African Identities: Journal of Economics, Culture and Society
Call for Papers
African Cities: Colonial Speculum and Post-Colonial Urbanism
The Editors of African Identities and the Center for Black Diaspora, DePaul University are pleased to announce a special issue of the journal devoted to exploring African Cities: Colonial Speculum and Post-Colonial Urbanism. The special issue seeks to explore the physical and social construction of African cities and the dense web of intricate social relations, flows, exchanges, appropriations and adoptions that constantly shape and reshape their diverse geographical and social spaces.
In much of the literature on African cities which was derived from the early 20th century urban theory, the primary emphasis has been to generalize about the development of cities at different stages in history as spatially bounded entities, imprinted with a particular way of life as well as a distinct spatial and social divisions of labor. Given this framework, current literature of African cities retains a focus firmly rooted in characterizing African cities as sites of urban disorder, chaos, ungovernability, poverty, physical and symbolic violence. These images of African cities are reproduced and mediated by a grid of knowledge that privileges a particular form of city building processes which developed in Europe and North America. Criticism of this form of urban representation of African cities is extensive, yet the problem of African urbanity both in its colonial and post-colonial urban forms remains under theorized.
There is therefore an urgent need to explore the nature of African cities. In part, because African cities are moving away from the “nation building” project assigned to them by the colonial powers and post-colonial states, to spaces in which African inhabitants are reconfiguring and remaking urban worlds, deploying their own forms of urbanity born out of their historical and material circumstances. It is in these new dense urban spaces with all their contradictions that urban Africans are reworking their local identities, building families, and weaving autonomous communities of solidarity made fragile by neo-liberal states. Urban Africans throughout the continent are creating and recreating dense social networks, flows, exchanges, and knowledge with their own architectural and urban development imprints. 1 Indeed, the pace of the new forms of African urbanity has accelerate in recent years by the deepening political and social crisis that has engulfed African cities. We are seeking articles that examine the significance of African urbanitiy, its complexity and vitality in a single region, social or historical context. Throughout the continent, urban Africans despite diminishing resources are appropriating and transforming the colonial city and its ideal of modernity.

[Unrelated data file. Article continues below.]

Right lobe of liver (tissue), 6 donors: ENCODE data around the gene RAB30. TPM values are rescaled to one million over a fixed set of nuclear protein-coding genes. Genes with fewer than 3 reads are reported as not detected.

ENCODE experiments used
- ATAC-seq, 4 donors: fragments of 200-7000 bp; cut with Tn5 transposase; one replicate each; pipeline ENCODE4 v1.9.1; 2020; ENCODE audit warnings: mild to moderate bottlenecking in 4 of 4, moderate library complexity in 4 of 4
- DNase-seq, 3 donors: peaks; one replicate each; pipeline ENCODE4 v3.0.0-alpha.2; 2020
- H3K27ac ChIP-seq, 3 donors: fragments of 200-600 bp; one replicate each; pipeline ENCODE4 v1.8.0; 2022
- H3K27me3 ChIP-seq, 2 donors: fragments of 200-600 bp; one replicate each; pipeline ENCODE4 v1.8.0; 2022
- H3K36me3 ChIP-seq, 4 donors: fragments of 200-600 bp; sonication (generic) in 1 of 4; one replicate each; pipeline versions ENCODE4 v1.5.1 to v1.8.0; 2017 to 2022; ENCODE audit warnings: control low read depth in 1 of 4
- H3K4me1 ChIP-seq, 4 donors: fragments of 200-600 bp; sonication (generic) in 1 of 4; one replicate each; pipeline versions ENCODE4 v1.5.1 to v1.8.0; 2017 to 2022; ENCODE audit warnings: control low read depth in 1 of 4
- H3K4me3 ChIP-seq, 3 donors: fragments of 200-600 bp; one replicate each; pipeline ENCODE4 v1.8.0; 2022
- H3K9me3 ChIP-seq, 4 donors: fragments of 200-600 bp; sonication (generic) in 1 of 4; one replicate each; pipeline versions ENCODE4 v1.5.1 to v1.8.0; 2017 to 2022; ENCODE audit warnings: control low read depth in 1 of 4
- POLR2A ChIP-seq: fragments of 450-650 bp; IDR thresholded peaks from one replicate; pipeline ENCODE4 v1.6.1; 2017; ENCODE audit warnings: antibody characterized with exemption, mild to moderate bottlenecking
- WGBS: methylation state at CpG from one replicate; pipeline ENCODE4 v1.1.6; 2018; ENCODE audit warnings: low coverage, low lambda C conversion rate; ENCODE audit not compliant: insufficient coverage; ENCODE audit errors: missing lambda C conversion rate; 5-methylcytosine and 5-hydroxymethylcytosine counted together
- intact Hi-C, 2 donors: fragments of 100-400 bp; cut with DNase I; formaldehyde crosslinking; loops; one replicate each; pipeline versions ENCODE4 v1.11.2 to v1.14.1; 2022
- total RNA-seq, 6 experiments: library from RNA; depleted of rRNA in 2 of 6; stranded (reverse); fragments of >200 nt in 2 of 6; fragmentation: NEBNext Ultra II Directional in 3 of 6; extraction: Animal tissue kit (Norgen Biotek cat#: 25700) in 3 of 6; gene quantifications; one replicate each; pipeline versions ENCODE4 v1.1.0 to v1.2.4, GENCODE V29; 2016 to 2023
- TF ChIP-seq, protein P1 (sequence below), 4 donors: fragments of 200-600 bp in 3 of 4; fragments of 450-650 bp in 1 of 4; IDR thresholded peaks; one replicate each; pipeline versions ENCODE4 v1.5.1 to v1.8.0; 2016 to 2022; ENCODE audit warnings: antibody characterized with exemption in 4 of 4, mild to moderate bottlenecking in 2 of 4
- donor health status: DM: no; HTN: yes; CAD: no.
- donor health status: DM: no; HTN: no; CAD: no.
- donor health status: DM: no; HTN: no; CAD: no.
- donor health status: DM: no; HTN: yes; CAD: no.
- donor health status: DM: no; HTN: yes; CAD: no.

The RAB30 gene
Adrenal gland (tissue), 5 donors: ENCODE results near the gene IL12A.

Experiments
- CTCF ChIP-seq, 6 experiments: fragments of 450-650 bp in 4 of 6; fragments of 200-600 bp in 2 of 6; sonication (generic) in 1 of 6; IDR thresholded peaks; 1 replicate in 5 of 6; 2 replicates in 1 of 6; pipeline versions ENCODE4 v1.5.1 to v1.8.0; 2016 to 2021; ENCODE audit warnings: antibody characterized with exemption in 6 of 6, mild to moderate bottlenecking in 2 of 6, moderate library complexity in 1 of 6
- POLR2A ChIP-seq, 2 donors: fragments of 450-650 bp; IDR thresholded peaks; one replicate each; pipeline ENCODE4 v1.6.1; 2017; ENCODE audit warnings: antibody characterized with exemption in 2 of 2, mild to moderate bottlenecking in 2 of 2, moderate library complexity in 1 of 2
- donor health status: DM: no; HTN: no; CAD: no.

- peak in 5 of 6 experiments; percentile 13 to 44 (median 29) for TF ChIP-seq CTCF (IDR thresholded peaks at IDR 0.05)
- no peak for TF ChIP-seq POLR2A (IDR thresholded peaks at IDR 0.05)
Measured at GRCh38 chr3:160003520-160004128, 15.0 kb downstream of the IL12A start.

Articles should be between 6500-8000 words inclusive of notes and references, accompanied by disc in Microsoft Word. Articles may include black and white images scanned to disk at 300dpi. Manuscripts MUST conform to Harvard Reference style.
They should be double-spaced throughout (including notes and references). Because manuscripts are reviewed blind, the author’s name, affiliations, address, telephone and, fax numbers
The deadline for submission is May 30, 2006.
Manuscripts for the special issue of African Identities should be sent directly to the Guest Editor:
Fassil Demissie, Guest Editor
Public Policy Studies, DePaul University
2320 North Clifton Avenue, Room 150.1
Chicago, IL 60614
Phone: (773) 325-7356
Fax: (773) 325-7514
African Identities is a peer reviewed international cademic journal that provides a critical forum for examination of African and diasporic expressions, representations and identities. The aim of the journal is to open up various horizons of the field through multidisciplinary approaches: to encourage the development of theory and practice on the wider spread of disciplinary approach: to promote conceptual innovation and to provide a venue for entry of new perspectives. The journal focuses on the myriad of ways in which cultural productions create zones of profound expressive possibilities by continually generating texts and contexts of reflective import.
With an emphasis on gender, class, nation, marginalization, ‘otherness’ and difference, the journal explore how African identities, either by force or contingency, create terrains of (ex)change, decenter dominant meanings, paradigms and certainties.
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